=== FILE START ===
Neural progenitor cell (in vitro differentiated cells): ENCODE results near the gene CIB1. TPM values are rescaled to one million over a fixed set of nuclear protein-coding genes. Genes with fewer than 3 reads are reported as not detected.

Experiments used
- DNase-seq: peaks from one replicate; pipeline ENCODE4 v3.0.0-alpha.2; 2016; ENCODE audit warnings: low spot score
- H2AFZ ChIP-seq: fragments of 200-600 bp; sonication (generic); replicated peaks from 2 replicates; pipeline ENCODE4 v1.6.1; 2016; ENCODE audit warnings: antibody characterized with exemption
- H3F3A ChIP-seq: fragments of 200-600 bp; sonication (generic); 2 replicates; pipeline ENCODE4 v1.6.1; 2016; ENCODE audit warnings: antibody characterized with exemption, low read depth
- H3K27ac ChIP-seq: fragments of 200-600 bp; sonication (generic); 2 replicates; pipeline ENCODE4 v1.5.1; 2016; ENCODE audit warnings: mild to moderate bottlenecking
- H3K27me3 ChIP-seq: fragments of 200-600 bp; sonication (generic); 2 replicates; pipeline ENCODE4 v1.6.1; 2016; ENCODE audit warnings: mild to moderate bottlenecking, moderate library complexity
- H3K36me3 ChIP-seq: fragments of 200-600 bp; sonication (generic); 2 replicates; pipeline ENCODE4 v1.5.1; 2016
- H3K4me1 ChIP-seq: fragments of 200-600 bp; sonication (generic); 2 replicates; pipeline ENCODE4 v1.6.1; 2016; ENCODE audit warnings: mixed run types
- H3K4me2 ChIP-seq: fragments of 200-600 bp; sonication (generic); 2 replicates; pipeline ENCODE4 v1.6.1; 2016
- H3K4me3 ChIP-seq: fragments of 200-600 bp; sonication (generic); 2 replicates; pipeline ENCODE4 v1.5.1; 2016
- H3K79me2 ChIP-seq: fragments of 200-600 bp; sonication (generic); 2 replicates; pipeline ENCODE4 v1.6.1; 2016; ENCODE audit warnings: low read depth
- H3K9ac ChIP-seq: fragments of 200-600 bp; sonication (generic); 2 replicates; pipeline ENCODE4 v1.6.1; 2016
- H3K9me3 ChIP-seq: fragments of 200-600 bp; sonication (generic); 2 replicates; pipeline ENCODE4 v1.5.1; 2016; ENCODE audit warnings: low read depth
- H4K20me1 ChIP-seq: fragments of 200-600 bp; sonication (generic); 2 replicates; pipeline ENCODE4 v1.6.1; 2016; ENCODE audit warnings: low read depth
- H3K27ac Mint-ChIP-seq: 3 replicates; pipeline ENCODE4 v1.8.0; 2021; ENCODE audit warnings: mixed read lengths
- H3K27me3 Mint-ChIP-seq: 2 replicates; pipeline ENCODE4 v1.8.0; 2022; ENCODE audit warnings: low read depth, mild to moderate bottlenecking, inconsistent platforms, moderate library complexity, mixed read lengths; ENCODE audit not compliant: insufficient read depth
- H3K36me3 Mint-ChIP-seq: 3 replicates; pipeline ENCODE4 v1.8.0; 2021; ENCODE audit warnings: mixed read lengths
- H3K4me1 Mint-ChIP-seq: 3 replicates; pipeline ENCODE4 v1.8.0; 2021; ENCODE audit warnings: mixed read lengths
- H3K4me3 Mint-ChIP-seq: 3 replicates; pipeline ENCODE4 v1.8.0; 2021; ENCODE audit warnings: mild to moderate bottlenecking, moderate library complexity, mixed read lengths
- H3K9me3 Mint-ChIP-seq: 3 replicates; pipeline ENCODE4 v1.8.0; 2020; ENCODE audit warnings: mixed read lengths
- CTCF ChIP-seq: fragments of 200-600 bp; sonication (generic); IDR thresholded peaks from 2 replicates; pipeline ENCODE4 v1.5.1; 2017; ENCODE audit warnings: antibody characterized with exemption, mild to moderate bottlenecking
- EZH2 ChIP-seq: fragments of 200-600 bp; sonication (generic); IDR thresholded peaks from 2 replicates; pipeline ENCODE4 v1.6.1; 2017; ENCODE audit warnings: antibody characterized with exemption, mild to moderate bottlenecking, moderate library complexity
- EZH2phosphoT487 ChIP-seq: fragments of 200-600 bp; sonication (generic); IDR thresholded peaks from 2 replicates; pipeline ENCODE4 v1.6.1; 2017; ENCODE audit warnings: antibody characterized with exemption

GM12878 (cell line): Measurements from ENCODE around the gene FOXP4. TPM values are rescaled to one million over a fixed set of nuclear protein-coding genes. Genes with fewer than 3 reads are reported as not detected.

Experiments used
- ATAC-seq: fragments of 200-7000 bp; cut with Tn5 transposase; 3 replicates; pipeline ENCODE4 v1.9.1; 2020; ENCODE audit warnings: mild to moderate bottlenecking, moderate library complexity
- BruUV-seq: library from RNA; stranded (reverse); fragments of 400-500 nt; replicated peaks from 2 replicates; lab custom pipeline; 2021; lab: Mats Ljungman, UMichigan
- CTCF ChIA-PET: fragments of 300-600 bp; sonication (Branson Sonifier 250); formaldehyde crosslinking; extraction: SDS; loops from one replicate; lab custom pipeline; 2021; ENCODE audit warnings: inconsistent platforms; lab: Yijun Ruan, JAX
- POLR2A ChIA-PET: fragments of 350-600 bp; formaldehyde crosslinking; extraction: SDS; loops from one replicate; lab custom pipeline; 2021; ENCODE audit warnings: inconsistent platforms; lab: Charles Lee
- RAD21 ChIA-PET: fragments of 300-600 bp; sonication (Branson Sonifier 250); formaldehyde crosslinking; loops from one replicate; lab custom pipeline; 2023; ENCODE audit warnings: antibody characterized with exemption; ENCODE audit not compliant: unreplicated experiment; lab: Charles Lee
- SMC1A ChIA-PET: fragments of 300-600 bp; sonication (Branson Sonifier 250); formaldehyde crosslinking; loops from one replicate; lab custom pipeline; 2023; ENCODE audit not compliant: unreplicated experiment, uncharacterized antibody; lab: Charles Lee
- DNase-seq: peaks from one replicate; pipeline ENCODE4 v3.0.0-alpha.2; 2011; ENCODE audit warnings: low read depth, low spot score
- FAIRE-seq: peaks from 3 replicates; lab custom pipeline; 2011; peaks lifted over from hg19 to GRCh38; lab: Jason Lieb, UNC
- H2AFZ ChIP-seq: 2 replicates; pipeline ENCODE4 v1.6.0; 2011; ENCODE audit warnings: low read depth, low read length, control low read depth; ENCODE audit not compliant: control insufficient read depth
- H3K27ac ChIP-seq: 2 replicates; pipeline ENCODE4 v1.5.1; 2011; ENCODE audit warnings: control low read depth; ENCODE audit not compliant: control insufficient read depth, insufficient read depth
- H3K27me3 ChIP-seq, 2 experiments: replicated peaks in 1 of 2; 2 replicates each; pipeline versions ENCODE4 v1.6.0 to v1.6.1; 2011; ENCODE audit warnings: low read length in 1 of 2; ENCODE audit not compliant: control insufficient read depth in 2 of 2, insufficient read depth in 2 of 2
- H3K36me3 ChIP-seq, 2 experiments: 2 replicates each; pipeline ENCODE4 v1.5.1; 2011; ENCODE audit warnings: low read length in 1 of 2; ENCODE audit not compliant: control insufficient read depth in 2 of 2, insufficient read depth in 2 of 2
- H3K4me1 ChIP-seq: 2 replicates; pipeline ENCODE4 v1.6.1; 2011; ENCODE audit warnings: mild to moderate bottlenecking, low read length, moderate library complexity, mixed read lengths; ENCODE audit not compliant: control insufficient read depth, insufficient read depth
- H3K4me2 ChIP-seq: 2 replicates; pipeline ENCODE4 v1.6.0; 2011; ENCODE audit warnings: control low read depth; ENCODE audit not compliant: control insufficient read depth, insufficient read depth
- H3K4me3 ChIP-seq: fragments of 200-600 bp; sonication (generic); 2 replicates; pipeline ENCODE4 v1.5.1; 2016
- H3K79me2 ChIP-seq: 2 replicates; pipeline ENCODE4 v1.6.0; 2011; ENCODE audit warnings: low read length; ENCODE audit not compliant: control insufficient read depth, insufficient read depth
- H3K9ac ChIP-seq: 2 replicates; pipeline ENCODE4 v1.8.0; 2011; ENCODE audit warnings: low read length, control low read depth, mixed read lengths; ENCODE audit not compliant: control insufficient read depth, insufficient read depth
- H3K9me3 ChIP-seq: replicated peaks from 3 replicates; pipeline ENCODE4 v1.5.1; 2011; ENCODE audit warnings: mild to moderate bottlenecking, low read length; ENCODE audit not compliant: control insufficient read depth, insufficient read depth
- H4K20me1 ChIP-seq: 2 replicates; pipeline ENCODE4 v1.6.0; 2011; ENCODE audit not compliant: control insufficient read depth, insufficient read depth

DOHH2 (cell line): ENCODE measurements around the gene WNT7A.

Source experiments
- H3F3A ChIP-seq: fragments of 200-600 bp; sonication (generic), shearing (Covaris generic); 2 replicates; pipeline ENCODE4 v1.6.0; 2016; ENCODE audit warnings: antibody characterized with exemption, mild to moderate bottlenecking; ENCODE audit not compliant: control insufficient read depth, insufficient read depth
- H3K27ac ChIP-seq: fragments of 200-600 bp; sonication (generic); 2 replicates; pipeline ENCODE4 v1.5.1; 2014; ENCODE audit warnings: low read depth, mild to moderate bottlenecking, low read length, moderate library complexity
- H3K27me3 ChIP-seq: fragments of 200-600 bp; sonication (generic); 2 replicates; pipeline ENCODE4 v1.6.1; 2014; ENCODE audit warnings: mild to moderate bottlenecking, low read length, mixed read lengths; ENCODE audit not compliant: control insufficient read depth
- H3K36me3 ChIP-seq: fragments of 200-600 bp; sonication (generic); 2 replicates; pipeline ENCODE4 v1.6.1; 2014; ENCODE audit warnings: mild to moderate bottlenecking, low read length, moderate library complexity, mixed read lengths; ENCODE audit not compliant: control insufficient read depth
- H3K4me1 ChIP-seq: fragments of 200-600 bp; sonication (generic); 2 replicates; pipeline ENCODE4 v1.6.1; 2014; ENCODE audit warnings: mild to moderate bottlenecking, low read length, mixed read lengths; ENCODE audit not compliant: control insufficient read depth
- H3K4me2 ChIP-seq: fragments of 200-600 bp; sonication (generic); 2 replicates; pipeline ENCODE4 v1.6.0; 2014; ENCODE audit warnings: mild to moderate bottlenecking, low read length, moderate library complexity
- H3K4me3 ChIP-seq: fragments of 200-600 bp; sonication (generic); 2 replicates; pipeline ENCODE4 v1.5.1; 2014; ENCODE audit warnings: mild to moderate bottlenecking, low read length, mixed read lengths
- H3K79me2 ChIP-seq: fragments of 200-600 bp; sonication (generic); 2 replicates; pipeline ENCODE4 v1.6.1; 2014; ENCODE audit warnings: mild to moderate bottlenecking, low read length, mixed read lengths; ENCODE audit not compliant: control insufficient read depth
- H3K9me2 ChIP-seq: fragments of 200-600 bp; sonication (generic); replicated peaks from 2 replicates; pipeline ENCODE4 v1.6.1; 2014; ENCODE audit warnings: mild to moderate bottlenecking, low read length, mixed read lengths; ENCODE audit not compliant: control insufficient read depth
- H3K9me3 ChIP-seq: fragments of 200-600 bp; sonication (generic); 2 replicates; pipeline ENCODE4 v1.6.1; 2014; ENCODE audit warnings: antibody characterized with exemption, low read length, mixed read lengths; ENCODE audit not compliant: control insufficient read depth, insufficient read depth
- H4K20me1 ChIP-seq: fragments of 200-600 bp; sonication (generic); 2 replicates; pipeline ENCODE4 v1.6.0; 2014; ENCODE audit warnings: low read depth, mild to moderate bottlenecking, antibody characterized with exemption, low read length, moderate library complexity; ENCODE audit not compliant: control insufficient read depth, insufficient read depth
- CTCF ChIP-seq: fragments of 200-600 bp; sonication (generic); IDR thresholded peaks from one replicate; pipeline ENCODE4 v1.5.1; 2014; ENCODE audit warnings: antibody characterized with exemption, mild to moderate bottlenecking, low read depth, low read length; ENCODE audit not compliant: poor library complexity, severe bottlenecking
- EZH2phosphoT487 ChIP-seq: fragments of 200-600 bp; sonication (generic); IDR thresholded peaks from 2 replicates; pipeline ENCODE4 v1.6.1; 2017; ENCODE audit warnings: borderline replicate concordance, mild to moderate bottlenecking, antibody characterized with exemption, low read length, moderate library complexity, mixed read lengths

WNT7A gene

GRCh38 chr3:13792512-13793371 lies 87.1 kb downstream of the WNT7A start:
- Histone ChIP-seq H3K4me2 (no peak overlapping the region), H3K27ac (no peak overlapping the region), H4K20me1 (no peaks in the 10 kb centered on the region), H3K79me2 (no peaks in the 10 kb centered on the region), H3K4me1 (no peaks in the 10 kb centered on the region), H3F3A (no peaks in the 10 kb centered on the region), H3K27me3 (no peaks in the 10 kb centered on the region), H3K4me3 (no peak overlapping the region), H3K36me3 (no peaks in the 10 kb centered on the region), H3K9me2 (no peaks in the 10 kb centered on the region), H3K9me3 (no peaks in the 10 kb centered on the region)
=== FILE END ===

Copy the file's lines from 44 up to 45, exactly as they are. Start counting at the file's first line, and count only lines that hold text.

- H3K9me3 ChIP-seq: replicated peaks from 3 replicates; pipeline ENCODE4 v1.5.1; 2011; ENCODE audit warnings: mild to moderate bottlenecking, low read length; ENCODE audit not compliant: control insufficient read depth, insufficient read depth
- H4K20me1 ChIP-seq: 2 replicates; pipeline ENCODE4 v1.6.0; 2011; ENCODE audit not compliant: control insufficient read depth, insufficient read depth